Khalid Mahmood of the Labour Education Foundation was arrested (and later released), as was Nisar Shah of the Labour Party. Other arrests included the convener of the Pearl Continental Hotel Workers Solidarity Committee, Liaqat Ali Sahi, and two members of the Solidarity Committee, G. Fareed Awan, Assistant General Secretary of the All-Pakistan Trade Unions Federation (APTUF) and Ayub Qureshi, Information Secretary of the Pakistan Trade Union Federation (PTUF) (see the IUF report). Activists belonging to the Pakistan Fisherfolk Forum narrowly escaped arrest in Karachi; workers helped them evade police. Mohammad Ashiq Bhutta, Information Secretary of the National Federation of Food, Beverages and Tobacco Workers, was arrested and later released.
And this is for the war on terror? As Asma Jangahir of the Pakistan Commission for Human Rights stated: "Those he has arrested are progressive, secular minded people while the terrorists are offered negotiations and ceasefires."
More specifically, if Musharraf returns with a coalition of religious parties to hold him in power after all this, it will certainly seem like a cruel joke.
Pakistanis have struggled for decades for real democracy and social justice, through divisions and dictators. And they have voted for religious extremists in lower percentages than Americans have.
Now, an incredible consensus seems to be forming between workers and landless farmers and their advocates, liberals in the form of lawyers and human rights organizations, stodgy party activists, and thousands of citizens who don't fit any specific category. The idea of a Pakistan that trusts itself, that will make its courts matter, that wants to begin again without the military, or without such a domineering military, is taking hold.
Or it is trying to take hold, amid all the confusion and bitterness of what is essentially martial law.
And yet, the U.S. is worried--not so much about the broken skulls and packed prisons, but about that very energy I just described. From The New York Times:
Among Western diplomats, there is rising concern that General Musharraf’s declaration is also damaging the standing of the Pakistani Army as an institution, which has long been seen as the force holding the country together.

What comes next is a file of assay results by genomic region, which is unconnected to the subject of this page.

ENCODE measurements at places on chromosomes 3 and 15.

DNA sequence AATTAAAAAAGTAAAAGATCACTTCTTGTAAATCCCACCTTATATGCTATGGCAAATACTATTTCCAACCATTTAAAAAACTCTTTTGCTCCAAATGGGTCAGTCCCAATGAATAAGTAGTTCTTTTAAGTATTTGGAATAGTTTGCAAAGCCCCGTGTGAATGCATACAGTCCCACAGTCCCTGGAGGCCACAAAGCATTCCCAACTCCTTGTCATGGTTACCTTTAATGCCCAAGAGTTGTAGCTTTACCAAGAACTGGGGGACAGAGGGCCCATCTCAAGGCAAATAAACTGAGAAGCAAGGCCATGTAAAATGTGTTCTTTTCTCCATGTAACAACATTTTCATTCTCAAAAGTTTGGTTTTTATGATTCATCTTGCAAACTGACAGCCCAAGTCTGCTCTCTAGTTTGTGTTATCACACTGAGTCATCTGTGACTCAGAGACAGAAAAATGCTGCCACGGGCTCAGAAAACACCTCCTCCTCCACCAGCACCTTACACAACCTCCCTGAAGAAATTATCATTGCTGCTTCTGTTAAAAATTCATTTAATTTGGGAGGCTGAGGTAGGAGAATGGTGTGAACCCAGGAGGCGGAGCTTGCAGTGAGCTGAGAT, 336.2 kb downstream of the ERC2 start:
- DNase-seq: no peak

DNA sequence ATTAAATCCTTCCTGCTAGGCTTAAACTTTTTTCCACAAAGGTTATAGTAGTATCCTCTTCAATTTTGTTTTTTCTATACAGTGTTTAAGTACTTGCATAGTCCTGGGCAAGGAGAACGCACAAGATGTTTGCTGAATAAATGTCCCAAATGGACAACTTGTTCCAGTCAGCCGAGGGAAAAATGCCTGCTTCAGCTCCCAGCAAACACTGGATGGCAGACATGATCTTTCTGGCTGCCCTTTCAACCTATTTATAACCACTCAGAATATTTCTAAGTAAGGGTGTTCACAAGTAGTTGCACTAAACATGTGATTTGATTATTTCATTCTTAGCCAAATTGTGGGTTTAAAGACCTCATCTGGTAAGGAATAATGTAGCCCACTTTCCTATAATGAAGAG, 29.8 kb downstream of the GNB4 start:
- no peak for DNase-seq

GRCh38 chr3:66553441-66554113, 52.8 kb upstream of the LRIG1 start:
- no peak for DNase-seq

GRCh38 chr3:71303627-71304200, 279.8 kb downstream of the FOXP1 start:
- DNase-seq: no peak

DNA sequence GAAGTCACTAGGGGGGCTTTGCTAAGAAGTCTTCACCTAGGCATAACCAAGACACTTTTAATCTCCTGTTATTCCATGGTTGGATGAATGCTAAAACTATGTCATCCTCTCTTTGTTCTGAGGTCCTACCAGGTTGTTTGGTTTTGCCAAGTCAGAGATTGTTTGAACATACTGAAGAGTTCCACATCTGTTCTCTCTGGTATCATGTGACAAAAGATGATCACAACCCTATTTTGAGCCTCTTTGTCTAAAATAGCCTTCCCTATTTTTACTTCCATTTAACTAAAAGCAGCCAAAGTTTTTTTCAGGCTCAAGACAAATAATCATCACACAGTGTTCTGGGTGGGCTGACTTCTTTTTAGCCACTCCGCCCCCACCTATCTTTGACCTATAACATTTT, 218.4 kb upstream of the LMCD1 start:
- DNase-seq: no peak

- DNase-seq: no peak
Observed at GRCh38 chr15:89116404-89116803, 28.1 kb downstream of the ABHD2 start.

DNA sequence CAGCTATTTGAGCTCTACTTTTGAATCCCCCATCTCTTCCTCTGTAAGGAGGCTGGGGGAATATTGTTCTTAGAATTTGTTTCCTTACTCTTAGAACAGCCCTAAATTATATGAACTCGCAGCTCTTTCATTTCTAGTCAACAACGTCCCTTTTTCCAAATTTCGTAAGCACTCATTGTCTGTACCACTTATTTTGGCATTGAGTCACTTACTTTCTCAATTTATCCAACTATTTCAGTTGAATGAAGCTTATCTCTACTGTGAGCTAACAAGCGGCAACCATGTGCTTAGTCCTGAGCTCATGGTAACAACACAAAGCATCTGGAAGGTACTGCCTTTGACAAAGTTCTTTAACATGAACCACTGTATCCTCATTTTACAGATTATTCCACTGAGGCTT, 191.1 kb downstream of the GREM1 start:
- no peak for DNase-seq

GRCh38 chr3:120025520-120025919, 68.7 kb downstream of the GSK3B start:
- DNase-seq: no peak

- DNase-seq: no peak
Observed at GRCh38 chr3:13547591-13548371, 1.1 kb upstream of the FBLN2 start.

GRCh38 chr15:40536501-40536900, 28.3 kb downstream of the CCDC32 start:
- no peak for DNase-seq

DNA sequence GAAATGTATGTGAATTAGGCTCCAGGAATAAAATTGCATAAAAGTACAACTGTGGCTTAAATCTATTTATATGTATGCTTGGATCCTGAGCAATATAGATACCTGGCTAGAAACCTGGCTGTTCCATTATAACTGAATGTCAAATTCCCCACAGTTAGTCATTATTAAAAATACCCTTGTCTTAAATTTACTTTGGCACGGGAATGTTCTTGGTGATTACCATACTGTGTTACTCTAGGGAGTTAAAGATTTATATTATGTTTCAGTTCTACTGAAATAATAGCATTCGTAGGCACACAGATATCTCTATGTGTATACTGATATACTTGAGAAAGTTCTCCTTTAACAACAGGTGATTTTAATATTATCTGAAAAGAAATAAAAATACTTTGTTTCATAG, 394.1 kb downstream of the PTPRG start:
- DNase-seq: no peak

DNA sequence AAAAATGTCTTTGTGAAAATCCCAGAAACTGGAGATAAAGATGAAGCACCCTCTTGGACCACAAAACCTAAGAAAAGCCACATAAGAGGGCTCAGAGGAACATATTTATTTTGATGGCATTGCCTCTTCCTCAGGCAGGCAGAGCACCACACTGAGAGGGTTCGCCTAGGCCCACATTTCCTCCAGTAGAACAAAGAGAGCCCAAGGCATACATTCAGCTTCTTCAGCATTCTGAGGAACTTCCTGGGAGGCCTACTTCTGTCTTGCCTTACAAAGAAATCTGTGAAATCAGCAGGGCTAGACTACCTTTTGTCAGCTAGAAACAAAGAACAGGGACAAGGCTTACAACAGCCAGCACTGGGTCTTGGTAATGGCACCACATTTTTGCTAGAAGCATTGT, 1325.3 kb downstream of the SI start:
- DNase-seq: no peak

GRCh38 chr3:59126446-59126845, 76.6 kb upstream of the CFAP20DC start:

“It’s the concern about how the military retains its position as an institution of national respect,” said a Western diplomat who spoke on condition of anonymity. “These kinds of things can be damaging to the institution, the respect for the institution and also the morale.”
The "standing of the Pakistani Army"... we're crying for THEM at a time like this?
This is not because American politicians (or "Western diplomats" generally) are so reactionary that the idea of people power makes them scurry into dark places and plot to stab the masses in the back. It's just that they have no sense of how to even talk to the Pakistan people if they had to. Sure, everyone wants democracy, but the military is an old buddy and we just, y'know, feel comfortable around it.
It's a little like the good ol' boy diplomacy of the U.S. in Central America during the Cold War. I'm sure some in the State Department or CIA genuinely wanted fair elections in El Salvador. But if the elections had to be held amid massacres and intimidation, well, at least we could keep our dinners with the elite down there.
And, when things settled down, bones of El Mozote and those murdered nuns largely forgotten, and the rebels too worn out to keep up their dreams, we could teach the "Salvador Option" to young commanders in Iraq.
I'm not saying dash it all to hell. Sure, keep your ties with generals if need be. But for heaven's sakes don't make it be about them. Make it be about the country.
Right now, U.S. rhetoric is sounding a lot closer to China and India's statements on Burma than anything else.